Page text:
WASHINGTON (AP) — U.S. workers boosted their productivity from July through September at the fastest pace since the end of 2009, adding to signs of stronger economic growth.

The Labor Department said Monday that productivity increased at a 3 per cent annual rate in the third quarter. That’s up from an initial estimate of 1.9 per cent and much stronger than the 1.8 per cent rate from April through June.

Productivity rose because economic growth was much stronger than previously estimated in the third quarter. Productivity is the amount of output per hour of work.

Higher productivity enables companies to pay employees more without sparking inflation. But greater productivity can also slow hiring if it shows companies don’t need more workers to boost output.

However, productivity growth has been mostly flat over the past year. That’s because the gains from the past six months have been offset by declines in previous six months.


Foreign holdings of US Treasury debt up in October

WASHINGTON (AP) — Foreign buyers of U.S. Treasury securities increased their holdings for a third month in October, despite budget battles in Washington that shut down the government for 16 days that month.

The Treasury Department says total foreign holdings edged up 0.01 per cent in October to $5.65 trillion after a 1 per cent gain in September. Holdings had fallen from April through July, likely reflecting concerns about rising interest rates. In October, holdings were 1.2 per cent below the record high of $5.72 trillion reached in March.

China, the largest foreign buyer of Treasury debt, boosted its holdings 0.8 per cent in October to $1.3 trillion. Japan, the second-largest buyer, trimmed its holdings 0.3 per cent to $1.17 trillion.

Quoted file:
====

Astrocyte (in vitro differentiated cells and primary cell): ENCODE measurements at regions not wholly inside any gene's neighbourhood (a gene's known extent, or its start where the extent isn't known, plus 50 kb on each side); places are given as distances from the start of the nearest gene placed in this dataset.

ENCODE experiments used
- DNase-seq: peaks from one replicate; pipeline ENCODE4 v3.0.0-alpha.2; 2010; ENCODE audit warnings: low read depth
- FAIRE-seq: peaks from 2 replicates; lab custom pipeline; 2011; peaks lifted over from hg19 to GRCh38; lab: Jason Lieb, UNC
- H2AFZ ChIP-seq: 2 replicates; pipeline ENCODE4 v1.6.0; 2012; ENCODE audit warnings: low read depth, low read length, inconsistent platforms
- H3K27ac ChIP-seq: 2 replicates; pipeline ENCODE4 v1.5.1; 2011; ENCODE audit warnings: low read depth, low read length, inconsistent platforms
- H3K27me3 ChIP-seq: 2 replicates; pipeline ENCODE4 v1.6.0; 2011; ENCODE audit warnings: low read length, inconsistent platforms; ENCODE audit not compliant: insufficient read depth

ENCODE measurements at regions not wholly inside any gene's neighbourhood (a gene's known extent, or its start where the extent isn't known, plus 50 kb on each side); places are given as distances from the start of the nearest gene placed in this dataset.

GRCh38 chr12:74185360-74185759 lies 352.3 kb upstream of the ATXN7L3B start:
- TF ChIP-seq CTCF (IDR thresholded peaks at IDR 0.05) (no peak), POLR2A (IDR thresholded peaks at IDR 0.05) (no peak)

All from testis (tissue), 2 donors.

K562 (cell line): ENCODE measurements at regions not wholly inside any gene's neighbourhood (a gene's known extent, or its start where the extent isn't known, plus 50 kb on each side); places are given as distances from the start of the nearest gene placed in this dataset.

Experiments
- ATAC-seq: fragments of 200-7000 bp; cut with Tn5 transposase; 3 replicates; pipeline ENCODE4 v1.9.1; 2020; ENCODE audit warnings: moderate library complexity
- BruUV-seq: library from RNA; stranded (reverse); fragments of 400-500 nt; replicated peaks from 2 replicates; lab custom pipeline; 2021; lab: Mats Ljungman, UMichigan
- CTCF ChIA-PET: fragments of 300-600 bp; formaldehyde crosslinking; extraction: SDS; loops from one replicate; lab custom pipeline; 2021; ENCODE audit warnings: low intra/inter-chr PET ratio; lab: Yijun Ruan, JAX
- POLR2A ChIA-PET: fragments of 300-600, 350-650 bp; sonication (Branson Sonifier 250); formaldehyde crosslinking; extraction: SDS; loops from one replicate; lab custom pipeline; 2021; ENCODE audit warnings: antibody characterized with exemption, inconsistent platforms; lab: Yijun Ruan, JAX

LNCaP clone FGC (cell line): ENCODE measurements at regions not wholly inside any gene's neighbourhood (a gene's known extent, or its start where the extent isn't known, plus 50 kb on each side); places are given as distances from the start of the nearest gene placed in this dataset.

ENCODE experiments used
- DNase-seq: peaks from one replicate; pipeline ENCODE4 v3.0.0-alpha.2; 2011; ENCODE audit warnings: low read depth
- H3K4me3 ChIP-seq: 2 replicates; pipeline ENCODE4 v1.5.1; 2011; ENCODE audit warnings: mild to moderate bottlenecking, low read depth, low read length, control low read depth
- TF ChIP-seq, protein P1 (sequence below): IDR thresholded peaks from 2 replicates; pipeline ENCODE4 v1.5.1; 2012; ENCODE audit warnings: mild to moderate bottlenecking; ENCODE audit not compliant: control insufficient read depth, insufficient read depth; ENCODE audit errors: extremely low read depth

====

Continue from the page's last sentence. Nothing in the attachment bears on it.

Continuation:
AIG selling aircraft leasing unit in $5.4B deal

NEW YORK (AP) — AIG is selling its aircraft leasing business International Lease Finance Corp. to AerCap in a cash-and-stock deal valued at approximately $5.4 billion.

International Lease Finance has almost 1,000 owned and managed aircraft and has commitments to buy approximately 330 high-demand, fuel-efficient aircraft. It will become a subsidiary of AerCap.

American International Group Inc. said Monday that this is the last major sale of one of its non-core assets. AIG received the biggest bailout of the financial crisis five years ago. The insurer has repaid the bailout money and has undergone a massive restructuring that cut its size in half as it focused on its core insurance business.


By The Associated Press=

The Dow Jones industrial average jumped 129.21 points, or 0.8 per cent, to close at 15,884.57. The Standard & Poor’s 500 index climbed 11.22 points, or 0.6 per cent, to 1,786.54. The Nasdaq rose 28.54 points, or 0.7 per cent, to 4,029.52.

Benchmark U.S. crude for January delivery rose 88 cents to $97.48 a barrel on the New York Mercantile Exchange. In other energy futures trading on the Nymex, wholesale gasoline rose 1.4 cents to $2.644 a gallon. Heating oil rose 1.5 cents to $2.99 a gallon. Natural gas fell 7.2 cents to $4.279 per 1,000 cubic feet. Brent crude, a benchmark used to price international oil used by many U.S. refineries, rose $1.70 to $110.53 in London.